On 4/18/12 Silvercorp Metals (NYSE: SVM) President & COO Myles Gao made a presentation at the 2012 European Gold Forum in Zurich, Switzerland. I uploaded a recording of the webcast of Mr. Gao's presentation to my Vimeo site (here). The webcast was also archived by the European Gold Forum (here).
About four and a half minutes into the presentation, Mr. Gao reads from slide #6 that "Silvercorp's strategy is to focus on generating cash flows early on by developing high grade projects that may be too small for large companies and too large for junior companies."
Mr. Gao then paused from reading the slides and gave an example of SVM's strategy he recalled from his experience as SVM's Qualified Person on the Ying acquisition project in 2004:
For example, like you know, at the very beginning the Ying mine very small, only have about, uh, less than 20 millions, uh, 2 million ounces of silver, and so probably is too, you know, too [inaudible], too, too, too small for like, uh, the big companies, but, uh, for large [inaudible] for the uh small companies maybe you know, uh, it's probably too, too, you know, too hard to develop, so Silvercorp had that property and they fast developed it to a mine. [emphasis added]
Mr. Gao's recollection of the small size of the Ying silver resource is troubling. What did he mean when he said "less than 20 millions, uh, 2 million ounces of silver?" Personally, after listening to the recording many times I think he meant 2 million ounces of silver. Regardless, as I will show below either figure should be problematic for SVM investors.
On 4/26/04 SVM (then called "SKN Resources") issued a press release (archived here) announcing it had signed a final cooperative joint venture contract acquiring a 70% interest in the Ying project. In the press release, SVM disclosed for the first time the following table of Ying (or "SGX") silver resource estimates:
Combining the indicated and inferred silver resources of 8,359,713 and 52,663,286 from the table results in 61,022,999 total ounces of silver.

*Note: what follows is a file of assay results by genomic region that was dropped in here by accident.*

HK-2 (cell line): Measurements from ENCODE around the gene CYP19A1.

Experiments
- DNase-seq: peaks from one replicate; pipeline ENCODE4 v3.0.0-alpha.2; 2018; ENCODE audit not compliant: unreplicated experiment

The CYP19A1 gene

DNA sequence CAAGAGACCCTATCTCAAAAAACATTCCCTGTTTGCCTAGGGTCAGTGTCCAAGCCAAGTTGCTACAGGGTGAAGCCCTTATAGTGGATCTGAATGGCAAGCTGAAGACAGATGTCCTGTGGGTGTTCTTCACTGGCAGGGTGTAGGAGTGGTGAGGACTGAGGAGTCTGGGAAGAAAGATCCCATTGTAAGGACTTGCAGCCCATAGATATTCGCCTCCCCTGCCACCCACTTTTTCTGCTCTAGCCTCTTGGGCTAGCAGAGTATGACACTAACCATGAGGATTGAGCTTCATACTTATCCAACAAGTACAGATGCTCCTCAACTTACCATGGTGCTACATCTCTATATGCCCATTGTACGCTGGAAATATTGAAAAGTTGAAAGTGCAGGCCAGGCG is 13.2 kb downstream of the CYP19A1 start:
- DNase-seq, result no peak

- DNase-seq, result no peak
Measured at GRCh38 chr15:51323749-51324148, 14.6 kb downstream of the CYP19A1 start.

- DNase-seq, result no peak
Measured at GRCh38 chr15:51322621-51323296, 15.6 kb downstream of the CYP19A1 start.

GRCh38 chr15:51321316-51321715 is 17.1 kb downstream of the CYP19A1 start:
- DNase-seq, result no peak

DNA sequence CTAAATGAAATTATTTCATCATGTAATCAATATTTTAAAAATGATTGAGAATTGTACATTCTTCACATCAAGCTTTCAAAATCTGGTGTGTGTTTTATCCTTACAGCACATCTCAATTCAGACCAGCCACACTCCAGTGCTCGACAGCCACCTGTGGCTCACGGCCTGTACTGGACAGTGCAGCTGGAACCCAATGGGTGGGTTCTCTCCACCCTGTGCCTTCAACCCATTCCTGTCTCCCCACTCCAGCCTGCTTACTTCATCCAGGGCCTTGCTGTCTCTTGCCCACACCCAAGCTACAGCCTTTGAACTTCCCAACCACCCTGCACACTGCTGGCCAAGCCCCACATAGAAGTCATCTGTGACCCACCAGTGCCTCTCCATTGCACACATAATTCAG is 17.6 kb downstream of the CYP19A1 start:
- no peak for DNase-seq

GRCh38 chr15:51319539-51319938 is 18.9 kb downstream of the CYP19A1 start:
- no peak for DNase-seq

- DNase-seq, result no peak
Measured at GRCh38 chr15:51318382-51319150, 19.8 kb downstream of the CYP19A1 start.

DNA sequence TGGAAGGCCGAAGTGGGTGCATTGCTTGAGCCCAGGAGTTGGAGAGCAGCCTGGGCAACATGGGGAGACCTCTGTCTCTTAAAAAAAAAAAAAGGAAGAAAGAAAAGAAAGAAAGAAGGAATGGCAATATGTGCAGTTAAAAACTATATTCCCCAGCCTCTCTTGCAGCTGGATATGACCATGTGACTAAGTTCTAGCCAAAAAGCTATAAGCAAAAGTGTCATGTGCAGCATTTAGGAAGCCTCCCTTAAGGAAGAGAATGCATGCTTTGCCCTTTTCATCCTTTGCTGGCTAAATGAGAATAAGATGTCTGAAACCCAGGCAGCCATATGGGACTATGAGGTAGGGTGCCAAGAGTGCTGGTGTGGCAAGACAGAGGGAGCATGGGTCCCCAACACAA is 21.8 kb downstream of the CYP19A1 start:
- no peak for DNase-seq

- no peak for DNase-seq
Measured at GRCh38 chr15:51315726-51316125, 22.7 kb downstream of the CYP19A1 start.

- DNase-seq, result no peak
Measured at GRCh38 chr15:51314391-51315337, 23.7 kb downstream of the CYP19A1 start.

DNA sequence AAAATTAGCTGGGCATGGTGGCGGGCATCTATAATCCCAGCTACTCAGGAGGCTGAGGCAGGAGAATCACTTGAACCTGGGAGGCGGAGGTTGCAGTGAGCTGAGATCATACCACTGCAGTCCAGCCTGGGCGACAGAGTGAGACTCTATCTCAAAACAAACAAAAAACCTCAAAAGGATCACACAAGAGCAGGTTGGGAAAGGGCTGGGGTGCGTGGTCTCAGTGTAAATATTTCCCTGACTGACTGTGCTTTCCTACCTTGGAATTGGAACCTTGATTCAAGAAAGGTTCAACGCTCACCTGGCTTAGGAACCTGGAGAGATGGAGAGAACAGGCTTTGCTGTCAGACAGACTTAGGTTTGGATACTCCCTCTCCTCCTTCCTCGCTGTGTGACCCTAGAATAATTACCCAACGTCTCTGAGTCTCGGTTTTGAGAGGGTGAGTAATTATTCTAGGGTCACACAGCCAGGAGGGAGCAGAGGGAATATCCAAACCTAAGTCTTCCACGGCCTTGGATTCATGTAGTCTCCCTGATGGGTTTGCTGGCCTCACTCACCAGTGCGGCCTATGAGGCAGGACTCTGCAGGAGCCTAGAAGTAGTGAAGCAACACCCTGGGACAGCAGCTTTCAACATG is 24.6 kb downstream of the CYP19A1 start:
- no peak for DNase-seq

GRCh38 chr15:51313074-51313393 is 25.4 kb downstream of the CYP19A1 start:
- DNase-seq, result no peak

So regardless of whether you believe Myles Gao meant 20 million or 2 million ounces of silver, both are a far cry from the 61 million ounces of silver first disclosed by SVM at the very beginning on 4/26/04.
There are, of course, a number of possible explanations for Myles Gao's questionable statement:
- Myles simply misspoke. He meant to say 61 million ounces of silver.
- Myles really meant 20 million ounces and the 61 million ounces originally reported was a 3x exaggeration.
- Myles really meant 2 million ounces and the 61 million ounces originally reported was a 30x exaggeration.
- Myles might explain that resource estimates are all really "apples and oranges" such that 61 million, 20 million, and 2 million are all somehow correct.
More than likely, SVM will simply advise investors to continue to ignore the "short and distort" conspiracy. Maybe SVM will announce the belated repurchase of a few more shares using the mountain of cash reported on its balance sheet. Or better yet, overpay for a few more acquisitions in China before the Ying mine is depleted.
Whatever SVM responds, it will not stop us from fulfilling our new mission (announced 12/19/11 here) to expose fraud, corruption and other crimes committed by a small group of U.S. listed Chinese companies whose management utilize threats, false arrests, violent force, kidnappings, corruption of foreign officials and abuse of the legal system to silence their critics and deprive them of their right of free speech and expression of their investment opinions.
Since 12/19/11, we have experienced great success in fulfilling our new mission and have received well deserved recognition for our past work exposing Chinese stock fraud:
1. On 12/20/11, a Freedom of Information Act ("FOIA") request for records on Deer Consumer Products (NASDAQ: OTC:DEER) and its management and directors was denied by the SEC because specific or contemplated law enforcement proceedings against DEER were either pending or prospective.
2. On 1/26/12 FBI agents raided the headquarters of DEER's former advisor Benjamin Wey (New York Times article can be found here). I first exposed the massive fraud conducted by DEER in report (here) published in March 2011.
4. On 4/23/12 the SEC charged SinoTech Energy (formerly NASDAQ: CTE) and its Chairman with fraud (link here). I was the first to blow the whistle exposing the massive fraud at CTE in an A*L report titled "SinoTech Energy: Enhanced Oil Recovery or Capital Extraction" (here) published on A*L on 8/16/11.
5. On 5/14/12 the SEC charged China Natural Gas (formerly NASDAQ: CHNG) and its Chairman Qinan Ji with fraud (link here). I was the first to blow the whistle on CHNG's fraud in a report (archived here).
6. Then on 5/21/12 the NASDAQ halted trading of SinoClean Energy (SCEI). I first blew the whistle on SCEI's fraud in a report (here) published on A*L on 4/28/11. I explained the reason NASDAQ halted SCEI in a report (here) published on A*L on 5/22/12.
I am confident that my chain of success will only grow stronger as I continue to speak the truth and seek justice on behalf of investors (both long and short) harmed by U.S. listed Chinese companies that try to silence their critics.
Disclosure: I have no positions in any stocks mentioned, and no plans to initiate any positions within the next 72 hours.